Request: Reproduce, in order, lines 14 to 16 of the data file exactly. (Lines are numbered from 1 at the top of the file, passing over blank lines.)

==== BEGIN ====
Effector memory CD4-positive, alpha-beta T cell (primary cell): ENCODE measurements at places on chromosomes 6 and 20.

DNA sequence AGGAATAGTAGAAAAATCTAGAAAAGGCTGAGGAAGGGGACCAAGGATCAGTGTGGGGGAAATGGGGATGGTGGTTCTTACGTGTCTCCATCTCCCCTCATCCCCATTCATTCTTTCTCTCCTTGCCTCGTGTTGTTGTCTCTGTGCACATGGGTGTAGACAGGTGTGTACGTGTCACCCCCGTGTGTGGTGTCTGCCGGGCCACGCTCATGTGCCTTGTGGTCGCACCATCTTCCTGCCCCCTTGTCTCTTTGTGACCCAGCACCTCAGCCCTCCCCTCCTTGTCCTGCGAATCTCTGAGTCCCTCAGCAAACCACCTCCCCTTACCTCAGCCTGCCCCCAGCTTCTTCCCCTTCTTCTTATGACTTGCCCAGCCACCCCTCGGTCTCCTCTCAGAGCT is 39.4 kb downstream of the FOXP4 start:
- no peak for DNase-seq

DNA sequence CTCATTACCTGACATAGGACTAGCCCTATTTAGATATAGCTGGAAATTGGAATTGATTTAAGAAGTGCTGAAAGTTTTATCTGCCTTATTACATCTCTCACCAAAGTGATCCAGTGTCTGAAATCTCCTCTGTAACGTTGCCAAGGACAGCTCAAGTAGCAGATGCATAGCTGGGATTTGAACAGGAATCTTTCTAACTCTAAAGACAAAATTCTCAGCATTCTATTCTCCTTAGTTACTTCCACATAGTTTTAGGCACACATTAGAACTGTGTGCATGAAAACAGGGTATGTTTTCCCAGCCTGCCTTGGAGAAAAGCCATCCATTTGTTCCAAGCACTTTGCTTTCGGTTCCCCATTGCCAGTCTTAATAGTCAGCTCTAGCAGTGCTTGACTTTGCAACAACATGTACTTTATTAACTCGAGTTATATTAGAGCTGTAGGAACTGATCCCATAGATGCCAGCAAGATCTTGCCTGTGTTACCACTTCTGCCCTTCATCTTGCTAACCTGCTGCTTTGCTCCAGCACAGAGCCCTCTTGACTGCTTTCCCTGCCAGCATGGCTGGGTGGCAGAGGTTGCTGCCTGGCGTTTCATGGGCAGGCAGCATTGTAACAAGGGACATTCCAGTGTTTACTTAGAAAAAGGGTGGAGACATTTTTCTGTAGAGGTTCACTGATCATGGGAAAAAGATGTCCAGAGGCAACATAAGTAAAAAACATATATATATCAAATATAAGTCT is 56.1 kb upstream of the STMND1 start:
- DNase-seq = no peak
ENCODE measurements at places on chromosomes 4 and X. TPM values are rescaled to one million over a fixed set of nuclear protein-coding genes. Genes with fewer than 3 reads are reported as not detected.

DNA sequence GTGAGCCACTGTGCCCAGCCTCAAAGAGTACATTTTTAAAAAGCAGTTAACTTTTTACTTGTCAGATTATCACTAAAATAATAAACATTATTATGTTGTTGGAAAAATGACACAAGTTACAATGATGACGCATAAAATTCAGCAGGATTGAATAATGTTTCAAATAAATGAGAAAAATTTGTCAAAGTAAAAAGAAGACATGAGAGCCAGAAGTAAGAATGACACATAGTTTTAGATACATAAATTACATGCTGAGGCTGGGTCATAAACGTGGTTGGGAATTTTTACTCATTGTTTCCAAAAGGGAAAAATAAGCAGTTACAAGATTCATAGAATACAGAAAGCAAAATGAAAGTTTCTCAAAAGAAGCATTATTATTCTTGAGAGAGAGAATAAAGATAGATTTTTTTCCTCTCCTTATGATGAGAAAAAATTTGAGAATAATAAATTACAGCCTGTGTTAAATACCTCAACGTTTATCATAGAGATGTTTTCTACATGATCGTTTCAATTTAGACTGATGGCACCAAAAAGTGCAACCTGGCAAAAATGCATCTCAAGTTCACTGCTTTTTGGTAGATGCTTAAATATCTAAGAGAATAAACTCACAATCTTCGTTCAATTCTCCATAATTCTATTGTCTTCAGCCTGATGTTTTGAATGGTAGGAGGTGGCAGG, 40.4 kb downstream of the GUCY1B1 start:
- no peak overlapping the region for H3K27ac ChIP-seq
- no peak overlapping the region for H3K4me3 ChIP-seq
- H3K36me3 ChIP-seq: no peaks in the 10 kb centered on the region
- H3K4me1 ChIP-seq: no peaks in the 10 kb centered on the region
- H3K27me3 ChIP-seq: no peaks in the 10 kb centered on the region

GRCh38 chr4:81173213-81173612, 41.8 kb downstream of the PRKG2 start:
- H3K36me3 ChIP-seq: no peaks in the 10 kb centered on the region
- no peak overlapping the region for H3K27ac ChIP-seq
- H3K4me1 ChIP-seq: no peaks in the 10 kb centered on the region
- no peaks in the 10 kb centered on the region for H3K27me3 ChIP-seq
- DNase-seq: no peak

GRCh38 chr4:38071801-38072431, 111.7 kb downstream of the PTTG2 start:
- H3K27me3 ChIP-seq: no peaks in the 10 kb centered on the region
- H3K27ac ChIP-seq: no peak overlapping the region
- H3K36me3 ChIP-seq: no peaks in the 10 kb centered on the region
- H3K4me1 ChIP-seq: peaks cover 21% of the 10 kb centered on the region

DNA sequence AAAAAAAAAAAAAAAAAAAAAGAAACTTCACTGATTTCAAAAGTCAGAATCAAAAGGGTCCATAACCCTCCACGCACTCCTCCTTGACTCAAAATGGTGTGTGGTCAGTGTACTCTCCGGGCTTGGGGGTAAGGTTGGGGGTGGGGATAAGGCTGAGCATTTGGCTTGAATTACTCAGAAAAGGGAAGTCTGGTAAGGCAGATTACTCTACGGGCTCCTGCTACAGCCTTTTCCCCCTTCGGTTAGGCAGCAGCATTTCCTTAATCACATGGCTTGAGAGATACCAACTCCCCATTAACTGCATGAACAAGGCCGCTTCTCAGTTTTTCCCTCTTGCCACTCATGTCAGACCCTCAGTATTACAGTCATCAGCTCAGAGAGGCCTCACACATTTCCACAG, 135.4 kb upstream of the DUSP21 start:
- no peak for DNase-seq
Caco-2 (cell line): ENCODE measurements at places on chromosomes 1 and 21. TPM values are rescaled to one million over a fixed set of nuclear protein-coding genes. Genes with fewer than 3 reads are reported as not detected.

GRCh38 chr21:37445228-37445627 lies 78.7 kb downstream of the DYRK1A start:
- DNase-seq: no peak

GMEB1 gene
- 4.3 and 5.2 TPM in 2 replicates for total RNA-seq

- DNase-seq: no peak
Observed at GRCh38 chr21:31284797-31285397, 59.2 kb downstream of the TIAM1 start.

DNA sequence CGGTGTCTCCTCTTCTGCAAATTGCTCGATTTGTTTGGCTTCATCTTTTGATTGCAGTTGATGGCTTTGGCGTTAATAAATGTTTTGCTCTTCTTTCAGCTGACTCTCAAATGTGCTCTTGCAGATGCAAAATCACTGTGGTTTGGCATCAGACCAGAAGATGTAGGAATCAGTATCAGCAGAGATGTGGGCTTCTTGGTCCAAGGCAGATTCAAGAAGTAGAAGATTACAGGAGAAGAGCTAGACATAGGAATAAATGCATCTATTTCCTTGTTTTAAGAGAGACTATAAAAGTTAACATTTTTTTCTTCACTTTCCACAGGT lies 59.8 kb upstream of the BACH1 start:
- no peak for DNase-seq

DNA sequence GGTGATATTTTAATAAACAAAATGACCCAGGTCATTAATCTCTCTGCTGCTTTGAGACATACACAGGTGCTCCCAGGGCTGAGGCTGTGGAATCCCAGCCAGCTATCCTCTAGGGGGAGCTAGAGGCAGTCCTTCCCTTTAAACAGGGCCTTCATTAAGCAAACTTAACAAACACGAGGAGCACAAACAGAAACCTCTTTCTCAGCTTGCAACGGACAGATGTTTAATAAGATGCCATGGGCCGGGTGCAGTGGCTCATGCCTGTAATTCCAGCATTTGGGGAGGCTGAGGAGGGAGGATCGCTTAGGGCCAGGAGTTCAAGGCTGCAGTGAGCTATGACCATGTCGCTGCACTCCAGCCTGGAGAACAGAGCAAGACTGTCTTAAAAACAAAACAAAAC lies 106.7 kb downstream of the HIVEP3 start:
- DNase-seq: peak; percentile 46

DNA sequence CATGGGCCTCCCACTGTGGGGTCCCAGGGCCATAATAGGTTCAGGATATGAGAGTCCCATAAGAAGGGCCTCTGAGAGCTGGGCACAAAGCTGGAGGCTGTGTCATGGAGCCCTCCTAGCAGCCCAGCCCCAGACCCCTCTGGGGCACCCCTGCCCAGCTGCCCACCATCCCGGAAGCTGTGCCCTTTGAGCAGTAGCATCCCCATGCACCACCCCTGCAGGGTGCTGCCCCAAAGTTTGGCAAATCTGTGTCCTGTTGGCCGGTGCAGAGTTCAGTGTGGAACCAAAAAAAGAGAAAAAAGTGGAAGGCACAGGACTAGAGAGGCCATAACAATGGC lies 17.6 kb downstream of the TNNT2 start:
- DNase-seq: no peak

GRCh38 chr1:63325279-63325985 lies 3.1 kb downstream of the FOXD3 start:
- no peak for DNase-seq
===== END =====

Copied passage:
- H3K36me3 ChIP-seq: no peaks in the 10 kb centered on the region
- no peak overlapping the region for H3K27ac ChIP-seq
- H3K4me1 ChIP-seq: no peaks in the 10 kb centered on the region